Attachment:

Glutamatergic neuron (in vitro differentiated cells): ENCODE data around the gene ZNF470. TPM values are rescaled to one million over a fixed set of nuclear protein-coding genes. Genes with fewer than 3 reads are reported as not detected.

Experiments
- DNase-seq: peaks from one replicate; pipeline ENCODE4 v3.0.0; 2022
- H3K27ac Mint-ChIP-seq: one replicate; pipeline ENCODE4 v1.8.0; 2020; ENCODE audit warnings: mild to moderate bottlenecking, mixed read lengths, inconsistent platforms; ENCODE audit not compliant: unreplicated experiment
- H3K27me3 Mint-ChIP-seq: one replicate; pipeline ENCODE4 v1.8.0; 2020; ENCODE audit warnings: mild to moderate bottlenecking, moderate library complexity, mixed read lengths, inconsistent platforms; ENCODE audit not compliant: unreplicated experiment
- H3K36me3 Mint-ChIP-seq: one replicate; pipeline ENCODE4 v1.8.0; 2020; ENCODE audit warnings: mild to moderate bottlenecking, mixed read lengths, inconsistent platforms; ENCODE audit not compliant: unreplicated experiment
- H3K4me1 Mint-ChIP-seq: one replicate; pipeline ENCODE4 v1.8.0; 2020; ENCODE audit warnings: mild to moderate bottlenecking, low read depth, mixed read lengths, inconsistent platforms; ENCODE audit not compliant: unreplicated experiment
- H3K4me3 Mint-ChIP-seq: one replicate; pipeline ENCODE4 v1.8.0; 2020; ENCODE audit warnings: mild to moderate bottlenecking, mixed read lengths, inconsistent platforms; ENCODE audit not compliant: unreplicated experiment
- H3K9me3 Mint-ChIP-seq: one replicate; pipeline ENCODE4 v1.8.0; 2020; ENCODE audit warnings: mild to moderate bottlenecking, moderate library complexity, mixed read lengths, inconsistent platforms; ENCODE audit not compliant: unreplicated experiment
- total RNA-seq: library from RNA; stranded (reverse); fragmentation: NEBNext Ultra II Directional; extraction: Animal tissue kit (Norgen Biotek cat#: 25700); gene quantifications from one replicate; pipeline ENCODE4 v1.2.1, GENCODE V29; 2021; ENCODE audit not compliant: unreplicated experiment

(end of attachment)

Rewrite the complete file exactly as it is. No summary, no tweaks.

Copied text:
Glutamatergic neuron (in vitro differentiated cells): ENCODE data around the gene ZNF470. TPM values are rescaled to one million over a fixed set of nuclear protein-coding genes. Genes with fewer than 3 reads are reported as not detected.

Experiments
- DNase-seq: peaks from one replicate; pipeline ENCODE4 v3.0.0; 2022
- H3K27ac Mint-ChIP-seq: one replicate; pipeline ENCODE4 v1.8.0; 2020; ENCODE audit warnings: mild to moderate bottlenecking, mixed read lengths, inconsistent platforms; ENCODE audit not compliant: unreplicated experiment
- H3K27me3 Mint-ChIP-seq: one replicate; pipeline ENCODE4 v1.8.0; 2020; ENCODE audit warnings: mild to moderate bottlenecking, moderate library complexity, mixed read lengths, inconsistent platforms; ENCODE audit not compliant: unreplicated experiment
- H3K36me3 Mint-ChIP-seq: one replicate; pipeline ENCODE4 v1.8.0; 2020; ENCODE audit warnings: mild to moderate bottlenecking, mixed read lengths, inconsistent platforms; ENCODE audit not compliant: unreplicated experiment
- H3K4me1 Mint-ChIP-seq: one replicate; pipeline ENCODE4 v1.8.0; 2020; ENCODE audit warnings: mild to moderate bottlenecking, low read depth, mixed read lengths, inconsistent platforms; ENCODE audit not compliant: unreplicated experiment
- H3K4me3 Mint-ChIP-seq: one replicate; pipeline ENCODE4 v1.8.0; 2020; ENCODE audit warnings: mild to moderate bottlenecking, mixed read lengths, inconsistent platforms; ENCODE audit not compliant: unreplicated experiment
- H3K9me3 Mint-ChIP-seq: one replicate; pipeline ENCODE4 v1.8.0; 2020; ENCODE audit warnings: mild to moderate bottlenecking, moderate library complexity, mixed read lengths, inconsistent platforms; ENCODE audit not compliant: unreplicated experiment
- total RNA-seq: library from RNA; stranded (reverse); fragmentation: NEBNext Ultra II Directional; extraction: Animal tissue kit (Norgen Biotek cat#: 25700); gene quantifications from one replicate; pipeline ENCODE4 v1.2.1, GENCODE V29; 2021; ENCODE audit not compliant: unreplicated experiment